The Human Touch in the 5th Industrial Revolution

The role of technology in business is undergoing a profound transformation once again. Whilst the Fourth Industrial Revolution marked an era of automation and robotics, the Fifth Industrial Revolution, or 5IR, puts the focus on people collaborating in harmony with robots to increase efficiency.

However, the rapid advancement and availability of technology (particularly AI), has led to a new paradigm whereby simply having the latest tools is no longer enough to secure a competitive edge. The result of the Fourth Industrial Revolution has been a levelling of the playing field where merely technology is a basic requirement for businesses and the differentiator has become how effectively it is used.

This shift has also been noticed by C-suite executives looking to maintain and enhance their organisation’s strategic priorities. The latest UK CEO survey from PWC demonstrated that 80% of respondents have recently completed or are currently running a transformation project in IT, yet 21% also answered that their organisation will not be economically viable within 10 years on its current path [1]. Combined, those two figures tell us that competitiveness will soon pivot away from having the best technology to other motives.

Furthermore, where consumers are becoming more demanding with more choices and higher expectations, customer service is emerging as a critical differentiator with as many CEOs scoping a project in customer experience as those scoping a project focused on improving operational efficiencies [1]. This has been met by executives looking to shift the focus from meeting the expected customer minimums to exceeding and consistently delighting customers, creating memorable experiences that foster loyalty and advocacy. That is not easy. It requires a deep understanding of customer needs, preferences, and behaviours, and a business operating effectively enough to cope with a demanding customer offering. Technology, in this context, must serve as an enabler rather than the focal point, enabling your people to personalise and enhance the customer journey rather than constrain them.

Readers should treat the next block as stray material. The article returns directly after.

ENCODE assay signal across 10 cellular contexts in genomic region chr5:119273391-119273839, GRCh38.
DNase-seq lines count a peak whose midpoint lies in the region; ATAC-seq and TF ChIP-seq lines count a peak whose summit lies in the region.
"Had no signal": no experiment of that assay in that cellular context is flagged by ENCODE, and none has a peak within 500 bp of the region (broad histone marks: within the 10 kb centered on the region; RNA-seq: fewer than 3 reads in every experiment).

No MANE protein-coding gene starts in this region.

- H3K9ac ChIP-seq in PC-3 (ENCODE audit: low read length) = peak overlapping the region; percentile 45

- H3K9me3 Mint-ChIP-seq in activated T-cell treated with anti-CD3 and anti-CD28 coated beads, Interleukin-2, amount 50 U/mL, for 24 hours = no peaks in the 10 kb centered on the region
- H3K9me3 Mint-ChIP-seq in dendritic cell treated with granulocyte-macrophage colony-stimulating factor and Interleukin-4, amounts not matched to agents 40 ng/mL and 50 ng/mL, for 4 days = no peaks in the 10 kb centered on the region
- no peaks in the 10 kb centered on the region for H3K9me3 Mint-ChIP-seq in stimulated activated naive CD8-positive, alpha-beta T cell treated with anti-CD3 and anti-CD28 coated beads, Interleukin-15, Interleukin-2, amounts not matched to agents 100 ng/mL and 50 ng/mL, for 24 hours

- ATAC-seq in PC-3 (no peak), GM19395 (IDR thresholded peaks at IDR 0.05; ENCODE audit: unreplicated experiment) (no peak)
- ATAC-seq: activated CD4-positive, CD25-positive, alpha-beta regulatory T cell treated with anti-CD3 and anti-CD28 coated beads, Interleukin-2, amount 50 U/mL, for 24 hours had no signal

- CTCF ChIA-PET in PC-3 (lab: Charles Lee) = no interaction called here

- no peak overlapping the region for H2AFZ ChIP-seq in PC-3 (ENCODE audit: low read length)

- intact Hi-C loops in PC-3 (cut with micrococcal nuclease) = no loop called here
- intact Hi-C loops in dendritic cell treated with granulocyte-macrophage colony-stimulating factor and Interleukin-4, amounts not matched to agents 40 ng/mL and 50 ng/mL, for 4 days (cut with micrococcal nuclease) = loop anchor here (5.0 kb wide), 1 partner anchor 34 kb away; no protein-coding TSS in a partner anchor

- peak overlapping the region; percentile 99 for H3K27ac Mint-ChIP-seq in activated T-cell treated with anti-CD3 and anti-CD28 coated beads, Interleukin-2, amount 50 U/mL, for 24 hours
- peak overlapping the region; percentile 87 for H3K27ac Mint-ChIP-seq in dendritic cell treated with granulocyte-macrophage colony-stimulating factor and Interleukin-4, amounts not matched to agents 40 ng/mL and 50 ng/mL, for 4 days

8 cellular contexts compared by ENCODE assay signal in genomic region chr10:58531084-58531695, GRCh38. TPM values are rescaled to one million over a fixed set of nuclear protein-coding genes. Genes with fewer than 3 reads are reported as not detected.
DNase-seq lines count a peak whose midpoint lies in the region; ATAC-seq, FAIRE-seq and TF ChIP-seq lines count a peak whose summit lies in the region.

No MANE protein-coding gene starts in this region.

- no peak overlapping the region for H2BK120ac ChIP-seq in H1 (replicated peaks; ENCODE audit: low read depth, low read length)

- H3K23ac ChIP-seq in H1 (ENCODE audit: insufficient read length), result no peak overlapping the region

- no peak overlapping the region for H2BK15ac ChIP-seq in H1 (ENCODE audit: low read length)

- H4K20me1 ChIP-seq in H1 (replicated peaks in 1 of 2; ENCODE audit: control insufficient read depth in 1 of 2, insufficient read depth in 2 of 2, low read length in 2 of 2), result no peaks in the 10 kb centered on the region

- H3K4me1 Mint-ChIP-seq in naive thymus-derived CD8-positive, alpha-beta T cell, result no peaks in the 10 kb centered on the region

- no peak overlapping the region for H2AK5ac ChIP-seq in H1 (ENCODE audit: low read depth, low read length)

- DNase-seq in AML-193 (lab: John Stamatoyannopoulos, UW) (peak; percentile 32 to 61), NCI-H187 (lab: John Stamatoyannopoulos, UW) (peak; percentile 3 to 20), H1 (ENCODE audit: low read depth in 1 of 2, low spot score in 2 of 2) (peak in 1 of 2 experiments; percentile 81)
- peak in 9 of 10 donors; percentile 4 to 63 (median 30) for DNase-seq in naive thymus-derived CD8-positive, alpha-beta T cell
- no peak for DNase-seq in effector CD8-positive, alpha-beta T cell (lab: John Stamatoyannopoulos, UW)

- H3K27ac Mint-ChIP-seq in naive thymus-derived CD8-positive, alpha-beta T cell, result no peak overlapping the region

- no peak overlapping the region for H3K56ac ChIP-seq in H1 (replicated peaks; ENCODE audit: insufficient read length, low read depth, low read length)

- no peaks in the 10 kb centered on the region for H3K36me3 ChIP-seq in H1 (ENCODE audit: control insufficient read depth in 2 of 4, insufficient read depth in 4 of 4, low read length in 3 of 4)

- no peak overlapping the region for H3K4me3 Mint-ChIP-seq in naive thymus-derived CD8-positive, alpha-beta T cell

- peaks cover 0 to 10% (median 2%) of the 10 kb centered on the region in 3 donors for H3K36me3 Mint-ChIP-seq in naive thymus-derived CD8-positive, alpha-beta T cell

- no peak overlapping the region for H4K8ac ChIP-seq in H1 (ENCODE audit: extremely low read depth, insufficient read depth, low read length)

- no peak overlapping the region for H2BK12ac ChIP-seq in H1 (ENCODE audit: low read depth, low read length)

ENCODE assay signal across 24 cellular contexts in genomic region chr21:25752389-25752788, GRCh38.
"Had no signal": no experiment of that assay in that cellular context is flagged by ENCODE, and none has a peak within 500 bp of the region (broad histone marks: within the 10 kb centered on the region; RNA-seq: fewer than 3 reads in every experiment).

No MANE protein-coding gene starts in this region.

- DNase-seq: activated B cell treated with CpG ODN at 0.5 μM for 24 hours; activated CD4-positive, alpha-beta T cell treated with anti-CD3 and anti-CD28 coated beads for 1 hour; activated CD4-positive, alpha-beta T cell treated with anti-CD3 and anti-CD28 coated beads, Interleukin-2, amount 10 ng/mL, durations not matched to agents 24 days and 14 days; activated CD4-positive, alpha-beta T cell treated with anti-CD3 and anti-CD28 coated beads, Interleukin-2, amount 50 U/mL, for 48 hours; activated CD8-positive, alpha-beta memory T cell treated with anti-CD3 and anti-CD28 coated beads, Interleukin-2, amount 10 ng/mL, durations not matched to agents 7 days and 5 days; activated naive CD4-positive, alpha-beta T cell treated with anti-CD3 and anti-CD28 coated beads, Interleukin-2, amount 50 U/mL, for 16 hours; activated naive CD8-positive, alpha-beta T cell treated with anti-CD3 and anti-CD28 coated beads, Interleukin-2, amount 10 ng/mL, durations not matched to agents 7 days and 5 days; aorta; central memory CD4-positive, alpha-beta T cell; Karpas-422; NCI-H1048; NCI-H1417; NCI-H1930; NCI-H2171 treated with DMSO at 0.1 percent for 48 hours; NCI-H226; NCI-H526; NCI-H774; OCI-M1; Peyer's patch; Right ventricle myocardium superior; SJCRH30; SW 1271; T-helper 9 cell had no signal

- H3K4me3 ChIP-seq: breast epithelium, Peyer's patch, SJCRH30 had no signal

In this new 5IR era, the differentiator now lies in how companies leverage their technology to enable their people to deliver the best customer outcomes. This includes fostering a culture of continuous improvement, encouraging innovation at all levels, and streamlining processes to enhance productivity and employee satisfaction. The focus shifts from merely implementing technology to optimising the synergy between people and technology.

To navigate this shift successfully, leaders must invest in developing their teams’ skills and capabilities, creating a culture that values adaptability, collaboration, and customer-centricity. This involves rethinking traditional hierarchies and workflows, empowering employees at all levels to make decisions and take actions that benefit the customer. First line managers and middle management are the enablers of this shift. It requires them to embrace a holistic view of the customer journey, breaking down silos to ensure a seamless and positive customer experience at every touchpoint. The key question for a manager shifts from “how do I enable my team to perform at their best” to “how do I enable my team to best serve the customer”?

To sum up, the Fifth Industrial Revolution ushers in a new type of competitive advantage that stems from a company’s ability to harness technology with a human touch to deliver exceptional customer service. It requires change across the entire organisation  and refocus towards enabling your people to deliver outcomes. This change won’t be easy but in doing so a company will develop a workforce that is empowered to be agile, innovative, and customer focused going beyond what technology alone can offer.

[1] – PwC UK CEO Survey: Time for reinvention: CEOs target the acceleration and elevation of critical change – PwC UK